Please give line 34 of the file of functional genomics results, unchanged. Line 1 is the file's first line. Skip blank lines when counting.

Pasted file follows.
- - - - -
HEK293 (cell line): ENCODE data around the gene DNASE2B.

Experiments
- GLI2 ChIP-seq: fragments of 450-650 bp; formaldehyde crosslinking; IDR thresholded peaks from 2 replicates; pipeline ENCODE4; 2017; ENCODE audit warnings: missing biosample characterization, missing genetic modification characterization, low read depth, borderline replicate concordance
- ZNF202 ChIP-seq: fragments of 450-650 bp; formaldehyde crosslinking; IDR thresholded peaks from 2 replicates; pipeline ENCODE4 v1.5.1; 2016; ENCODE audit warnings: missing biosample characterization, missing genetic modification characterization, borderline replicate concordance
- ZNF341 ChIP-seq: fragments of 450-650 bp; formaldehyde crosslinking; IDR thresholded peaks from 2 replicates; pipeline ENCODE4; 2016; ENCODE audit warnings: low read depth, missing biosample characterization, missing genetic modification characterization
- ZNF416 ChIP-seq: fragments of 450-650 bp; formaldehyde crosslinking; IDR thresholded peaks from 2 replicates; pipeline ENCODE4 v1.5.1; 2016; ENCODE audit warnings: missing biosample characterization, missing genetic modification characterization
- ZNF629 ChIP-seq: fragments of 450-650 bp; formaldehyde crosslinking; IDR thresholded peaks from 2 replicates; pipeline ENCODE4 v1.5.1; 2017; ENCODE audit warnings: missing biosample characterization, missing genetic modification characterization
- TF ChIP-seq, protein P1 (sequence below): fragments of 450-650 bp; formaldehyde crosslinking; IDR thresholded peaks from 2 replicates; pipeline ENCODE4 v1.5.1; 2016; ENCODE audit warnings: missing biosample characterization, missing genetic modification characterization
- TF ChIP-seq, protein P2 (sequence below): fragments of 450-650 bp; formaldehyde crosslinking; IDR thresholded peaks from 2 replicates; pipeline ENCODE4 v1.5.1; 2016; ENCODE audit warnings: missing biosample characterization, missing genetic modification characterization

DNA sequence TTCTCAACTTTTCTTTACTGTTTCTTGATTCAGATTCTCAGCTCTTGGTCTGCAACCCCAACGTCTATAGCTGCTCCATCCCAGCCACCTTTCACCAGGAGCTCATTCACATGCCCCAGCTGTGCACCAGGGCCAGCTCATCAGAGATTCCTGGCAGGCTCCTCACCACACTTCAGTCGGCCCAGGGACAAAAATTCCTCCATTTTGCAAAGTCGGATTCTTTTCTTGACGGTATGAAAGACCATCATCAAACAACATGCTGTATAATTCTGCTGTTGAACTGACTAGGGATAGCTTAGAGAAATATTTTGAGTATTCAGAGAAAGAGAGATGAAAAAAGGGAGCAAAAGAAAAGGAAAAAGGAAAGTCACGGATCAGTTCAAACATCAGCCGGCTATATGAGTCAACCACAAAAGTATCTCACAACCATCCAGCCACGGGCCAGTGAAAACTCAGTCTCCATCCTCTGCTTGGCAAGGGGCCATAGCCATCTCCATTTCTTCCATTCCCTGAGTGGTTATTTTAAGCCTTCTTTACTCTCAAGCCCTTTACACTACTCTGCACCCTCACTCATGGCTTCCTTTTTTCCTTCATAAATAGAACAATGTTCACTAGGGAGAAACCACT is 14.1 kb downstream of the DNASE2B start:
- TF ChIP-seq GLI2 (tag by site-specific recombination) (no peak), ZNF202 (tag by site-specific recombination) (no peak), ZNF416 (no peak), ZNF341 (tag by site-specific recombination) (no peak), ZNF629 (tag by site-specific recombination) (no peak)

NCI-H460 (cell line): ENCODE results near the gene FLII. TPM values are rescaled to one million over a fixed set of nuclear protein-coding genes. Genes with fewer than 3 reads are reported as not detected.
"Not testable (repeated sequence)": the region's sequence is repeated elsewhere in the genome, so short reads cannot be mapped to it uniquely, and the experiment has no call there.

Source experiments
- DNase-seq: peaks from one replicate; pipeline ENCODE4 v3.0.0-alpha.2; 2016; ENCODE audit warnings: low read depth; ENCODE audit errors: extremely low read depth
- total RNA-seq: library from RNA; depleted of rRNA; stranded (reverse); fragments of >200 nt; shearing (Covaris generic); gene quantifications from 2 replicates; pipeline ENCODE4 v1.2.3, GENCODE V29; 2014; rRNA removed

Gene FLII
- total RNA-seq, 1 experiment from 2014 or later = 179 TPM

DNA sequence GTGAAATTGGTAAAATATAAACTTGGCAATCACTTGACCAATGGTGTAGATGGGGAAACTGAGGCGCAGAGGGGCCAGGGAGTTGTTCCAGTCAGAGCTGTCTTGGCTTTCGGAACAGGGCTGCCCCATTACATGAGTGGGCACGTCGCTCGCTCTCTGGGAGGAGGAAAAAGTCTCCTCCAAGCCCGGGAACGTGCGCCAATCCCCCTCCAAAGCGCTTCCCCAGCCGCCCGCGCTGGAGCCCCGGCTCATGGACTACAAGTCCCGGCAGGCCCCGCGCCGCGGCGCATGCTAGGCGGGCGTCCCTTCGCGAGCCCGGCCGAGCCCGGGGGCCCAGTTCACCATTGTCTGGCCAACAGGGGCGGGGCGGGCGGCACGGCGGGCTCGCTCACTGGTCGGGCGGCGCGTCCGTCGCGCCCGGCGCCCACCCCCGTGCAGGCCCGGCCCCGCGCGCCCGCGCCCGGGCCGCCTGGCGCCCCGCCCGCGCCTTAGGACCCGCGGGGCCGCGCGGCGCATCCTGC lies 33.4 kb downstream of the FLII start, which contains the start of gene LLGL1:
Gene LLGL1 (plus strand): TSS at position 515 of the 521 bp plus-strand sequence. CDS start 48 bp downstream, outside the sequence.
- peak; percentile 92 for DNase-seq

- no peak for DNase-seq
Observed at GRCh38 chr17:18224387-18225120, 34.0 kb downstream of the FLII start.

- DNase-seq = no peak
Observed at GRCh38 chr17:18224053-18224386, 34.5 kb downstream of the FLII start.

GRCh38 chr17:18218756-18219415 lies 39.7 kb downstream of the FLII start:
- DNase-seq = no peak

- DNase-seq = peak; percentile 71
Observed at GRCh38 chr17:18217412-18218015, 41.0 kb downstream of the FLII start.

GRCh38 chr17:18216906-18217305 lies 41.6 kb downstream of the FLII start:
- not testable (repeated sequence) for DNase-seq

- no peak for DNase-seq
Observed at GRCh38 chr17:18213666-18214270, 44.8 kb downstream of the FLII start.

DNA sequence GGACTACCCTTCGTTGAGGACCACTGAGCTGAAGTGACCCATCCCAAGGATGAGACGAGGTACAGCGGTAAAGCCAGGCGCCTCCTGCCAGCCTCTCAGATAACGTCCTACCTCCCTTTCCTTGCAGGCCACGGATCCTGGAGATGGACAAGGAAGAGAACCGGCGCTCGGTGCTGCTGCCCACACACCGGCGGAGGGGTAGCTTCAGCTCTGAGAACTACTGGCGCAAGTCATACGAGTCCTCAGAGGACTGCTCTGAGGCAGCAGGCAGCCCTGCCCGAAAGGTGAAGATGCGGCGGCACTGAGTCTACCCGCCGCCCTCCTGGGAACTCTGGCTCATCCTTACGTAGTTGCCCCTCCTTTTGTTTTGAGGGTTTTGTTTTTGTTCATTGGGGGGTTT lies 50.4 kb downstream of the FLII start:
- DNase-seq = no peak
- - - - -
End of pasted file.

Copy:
DNA sequence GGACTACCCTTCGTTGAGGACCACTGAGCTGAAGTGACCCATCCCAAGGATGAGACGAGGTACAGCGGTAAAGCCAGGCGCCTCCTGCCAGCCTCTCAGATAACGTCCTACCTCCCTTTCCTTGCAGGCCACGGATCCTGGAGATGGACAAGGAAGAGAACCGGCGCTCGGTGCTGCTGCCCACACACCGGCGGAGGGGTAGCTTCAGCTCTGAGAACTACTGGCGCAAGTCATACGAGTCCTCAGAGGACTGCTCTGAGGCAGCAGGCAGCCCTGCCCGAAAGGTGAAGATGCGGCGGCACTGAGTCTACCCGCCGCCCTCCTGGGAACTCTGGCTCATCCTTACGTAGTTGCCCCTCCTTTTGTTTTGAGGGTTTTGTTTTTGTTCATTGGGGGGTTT lies 50.4 kb downstream of the FLII start: